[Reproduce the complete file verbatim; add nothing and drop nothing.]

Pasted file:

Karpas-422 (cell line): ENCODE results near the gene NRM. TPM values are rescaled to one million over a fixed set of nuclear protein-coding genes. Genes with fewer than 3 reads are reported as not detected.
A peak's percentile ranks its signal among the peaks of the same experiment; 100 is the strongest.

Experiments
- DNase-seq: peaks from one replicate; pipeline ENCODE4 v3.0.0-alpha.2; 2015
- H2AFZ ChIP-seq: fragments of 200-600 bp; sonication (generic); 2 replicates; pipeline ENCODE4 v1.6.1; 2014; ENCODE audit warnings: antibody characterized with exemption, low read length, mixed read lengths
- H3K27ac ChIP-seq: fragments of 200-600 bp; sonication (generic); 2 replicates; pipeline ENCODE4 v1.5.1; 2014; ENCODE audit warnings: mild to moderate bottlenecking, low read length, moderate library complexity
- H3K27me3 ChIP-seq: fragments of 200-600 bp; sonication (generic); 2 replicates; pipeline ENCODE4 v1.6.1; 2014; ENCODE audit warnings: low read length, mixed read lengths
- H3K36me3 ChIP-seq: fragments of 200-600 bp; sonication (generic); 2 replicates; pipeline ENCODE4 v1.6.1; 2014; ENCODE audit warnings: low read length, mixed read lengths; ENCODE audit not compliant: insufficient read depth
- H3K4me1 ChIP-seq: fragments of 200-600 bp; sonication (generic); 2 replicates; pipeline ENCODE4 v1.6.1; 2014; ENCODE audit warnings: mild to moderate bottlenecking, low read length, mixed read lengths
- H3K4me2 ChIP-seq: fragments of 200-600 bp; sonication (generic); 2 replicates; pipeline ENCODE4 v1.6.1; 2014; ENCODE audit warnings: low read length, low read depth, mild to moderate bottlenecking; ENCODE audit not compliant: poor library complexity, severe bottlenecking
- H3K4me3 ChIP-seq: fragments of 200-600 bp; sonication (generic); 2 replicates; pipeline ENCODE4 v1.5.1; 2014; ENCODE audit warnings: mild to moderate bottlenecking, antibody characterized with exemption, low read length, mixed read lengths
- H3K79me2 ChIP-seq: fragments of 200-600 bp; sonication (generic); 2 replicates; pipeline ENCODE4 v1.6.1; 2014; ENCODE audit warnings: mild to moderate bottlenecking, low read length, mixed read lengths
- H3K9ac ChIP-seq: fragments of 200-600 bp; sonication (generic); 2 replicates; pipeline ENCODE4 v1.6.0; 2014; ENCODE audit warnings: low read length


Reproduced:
Karpas-422 (cell line): ENCODE results near the gene NRM. TPM values are rescaled to one million over a fixed set of nuclear protein-coding genes. Genes with fewer than 3 reads are reported as not detected.
A peak's percentile ranks its signal among the peaks of the same experiment; 100 is the strongest.

Experiments
- DNase-seq: peaks from one replicate; pipeline ENCODE4 v3.0.0-alpha.2; 2015
- H2AFZ ChIP-seq: fragments of 200-600 bp; sonication (generic); 2 replicates; pipeline ENCODE4 v1.6.1; 2014; ENCODE audit warnings: antibody characterized with exemption, low read length, mixed read lengths
- H3K27ac ChIP-seq: fragments of 200-600 bp; sonication (generic); 2 replicates; pipeline ENCODE4 v1.5.1; 2014; ENCODE audit warnings: mild to moderate bottlenecking, low read length, moderate library complexity
- H3K27me3 ChIP-seq: fragments of 200-600 bp; sonication (generic); 2 replicates; pipeline ENCODE4 v1.6.1; 2014; ENCODE audit warnings: low read length, mixed read lengths
- H3K36me3 ChIP-seq: fragments of 200-600 bp; sonication (generic); 2 replicates; pipeline ENCODE4 v1.6.1; 2014; ENCODE audit warnings: low read length, mixed read lengths; ENCODE audit not compliant: insufficient read depth
- H3K4me1 ChIP-seq: fragments of 200-600 bp; sonication (generic); 2 replicates; pipeline ENCODE4 v1.6.1; 2014; ENCODE audit warnings: mild to moderate bottlenecking, low read length, mixed read lengths
- H3K4me2 ChIP-seq: fragments of 200-600 bp; sonication (generic); 2 replicates; pipeline ENCODE4 v1.6.1; 2014; ENCODE audit warnings: low read length, low read depth, mild to moderate bottlenecking; ENCODE audit not compliant: poor library complexity, severe bottlenecking
- H3K4me3 ChIP-seq: fragments of 200-600 bp; sonication (generic); 2 replicates; pipeline ENCODE4 v1.5.1; 2014; ENCODE audit warnings: mild to moderate bottlenecking, antibody characterized with exemption, low read length, mixed read lengths
- H3K79me2 ChIP-seq: fragments of 200-600 bp; sonication (generic); 2 replicates; pipeline ENCODE4 v1.6.1; 2014; ENCODE audit warnings: mild to moderate bottlenecking, low read length, mixed read lengths
- H3K9ac ChIP-seq: fragments of 200-600 bp; sonication (generic); 2 replicates; pipeline ENCODE4 v1.6.0; 2014; ENCODE audit warnings: low read length